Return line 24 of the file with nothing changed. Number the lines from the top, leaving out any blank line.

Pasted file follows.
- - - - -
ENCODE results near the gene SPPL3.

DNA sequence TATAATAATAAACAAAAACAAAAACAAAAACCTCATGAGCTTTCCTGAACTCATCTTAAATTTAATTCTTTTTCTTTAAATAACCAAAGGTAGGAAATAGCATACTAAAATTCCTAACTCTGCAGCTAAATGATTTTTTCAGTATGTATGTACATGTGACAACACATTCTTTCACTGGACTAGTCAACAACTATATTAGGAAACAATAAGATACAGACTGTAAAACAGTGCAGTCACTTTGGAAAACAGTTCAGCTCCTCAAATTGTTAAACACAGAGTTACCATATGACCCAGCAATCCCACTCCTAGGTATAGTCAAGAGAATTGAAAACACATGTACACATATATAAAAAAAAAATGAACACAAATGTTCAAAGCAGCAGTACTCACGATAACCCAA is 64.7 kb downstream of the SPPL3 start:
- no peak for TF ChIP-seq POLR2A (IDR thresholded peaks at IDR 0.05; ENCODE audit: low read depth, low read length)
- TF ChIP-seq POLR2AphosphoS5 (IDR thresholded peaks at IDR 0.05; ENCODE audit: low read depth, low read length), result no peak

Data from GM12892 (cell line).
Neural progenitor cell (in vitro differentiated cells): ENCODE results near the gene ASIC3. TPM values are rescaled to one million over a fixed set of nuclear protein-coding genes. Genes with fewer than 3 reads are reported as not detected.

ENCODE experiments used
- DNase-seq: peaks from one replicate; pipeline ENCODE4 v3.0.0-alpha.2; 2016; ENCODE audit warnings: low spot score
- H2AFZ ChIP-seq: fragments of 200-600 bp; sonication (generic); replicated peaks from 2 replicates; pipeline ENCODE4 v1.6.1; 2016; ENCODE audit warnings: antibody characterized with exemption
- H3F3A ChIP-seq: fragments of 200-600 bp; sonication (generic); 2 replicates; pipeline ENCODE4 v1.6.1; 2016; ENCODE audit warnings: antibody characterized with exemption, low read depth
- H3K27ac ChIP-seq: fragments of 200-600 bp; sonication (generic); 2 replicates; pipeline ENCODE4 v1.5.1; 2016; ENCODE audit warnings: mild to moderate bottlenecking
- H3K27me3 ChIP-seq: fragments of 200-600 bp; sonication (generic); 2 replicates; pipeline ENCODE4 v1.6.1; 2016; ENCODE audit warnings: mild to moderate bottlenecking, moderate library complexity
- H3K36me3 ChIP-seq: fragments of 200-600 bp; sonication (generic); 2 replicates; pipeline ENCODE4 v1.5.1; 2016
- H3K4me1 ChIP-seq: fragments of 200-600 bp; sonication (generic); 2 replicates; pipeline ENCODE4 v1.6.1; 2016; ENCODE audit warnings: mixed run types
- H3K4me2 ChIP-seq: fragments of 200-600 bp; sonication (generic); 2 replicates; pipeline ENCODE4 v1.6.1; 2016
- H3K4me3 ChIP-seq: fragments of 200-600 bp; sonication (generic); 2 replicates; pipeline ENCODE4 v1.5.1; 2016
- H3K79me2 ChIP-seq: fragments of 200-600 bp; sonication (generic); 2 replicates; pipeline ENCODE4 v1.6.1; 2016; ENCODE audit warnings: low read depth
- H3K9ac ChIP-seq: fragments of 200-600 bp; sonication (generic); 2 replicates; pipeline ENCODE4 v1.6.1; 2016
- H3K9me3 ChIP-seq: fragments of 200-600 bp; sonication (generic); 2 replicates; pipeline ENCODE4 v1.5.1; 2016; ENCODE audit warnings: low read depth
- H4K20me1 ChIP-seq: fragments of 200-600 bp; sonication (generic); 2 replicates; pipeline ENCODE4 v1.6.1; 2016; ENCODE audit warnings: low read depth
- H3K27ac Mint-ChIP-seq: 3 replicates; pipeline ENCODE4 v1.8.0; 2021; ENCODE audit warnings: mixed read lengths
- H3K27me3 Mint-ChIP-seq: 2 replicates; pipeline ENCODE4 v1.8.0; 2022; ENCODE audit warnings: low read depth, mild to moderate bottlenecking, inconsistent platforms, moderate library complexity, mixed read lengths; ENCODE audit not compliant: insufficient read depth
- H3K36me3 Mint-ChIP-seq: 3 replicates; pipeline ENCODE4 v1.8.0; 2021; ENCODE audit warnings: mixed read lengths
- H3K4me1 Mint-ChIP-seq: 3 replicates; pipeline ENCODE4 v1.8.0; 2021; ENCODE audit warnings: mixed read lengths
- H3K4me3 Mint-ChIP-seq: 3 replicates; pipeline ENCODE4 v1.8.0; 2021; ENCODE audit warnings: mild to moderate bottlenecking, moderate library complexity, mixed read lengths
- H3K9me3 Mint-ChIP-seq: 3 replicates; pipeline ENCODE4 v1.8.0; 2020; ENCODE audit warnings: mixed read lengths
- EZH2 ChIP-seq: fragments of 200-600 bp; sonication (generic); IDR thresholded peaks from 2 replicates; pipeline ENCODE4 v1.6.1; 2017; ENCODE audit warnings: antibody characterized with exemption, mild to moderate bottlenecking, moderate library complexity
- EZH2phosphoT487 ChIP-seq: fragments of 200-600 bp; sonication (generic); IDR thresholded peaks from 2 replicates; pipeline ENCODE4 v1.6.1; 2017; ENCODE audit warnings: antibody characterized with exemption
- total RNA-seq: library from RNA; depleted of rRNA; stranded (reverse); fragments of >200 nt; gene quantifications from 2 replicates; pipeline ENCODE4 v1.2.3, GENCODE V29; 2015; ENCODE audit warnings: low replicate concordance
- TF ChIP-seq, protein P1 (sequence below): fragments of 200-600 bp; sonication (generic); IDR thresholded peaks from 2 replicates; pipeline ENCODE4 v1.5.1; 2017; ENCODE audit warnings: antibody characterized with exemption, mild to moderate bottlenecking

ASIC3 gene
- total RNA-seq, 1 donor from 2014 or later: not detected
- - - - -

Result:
- H3K4me1 Mint-ChIP-seq: 3 replicates; pipeline ENCODE4 v1.8.0; 2021; ENCODE audit warnings: mixed read lengths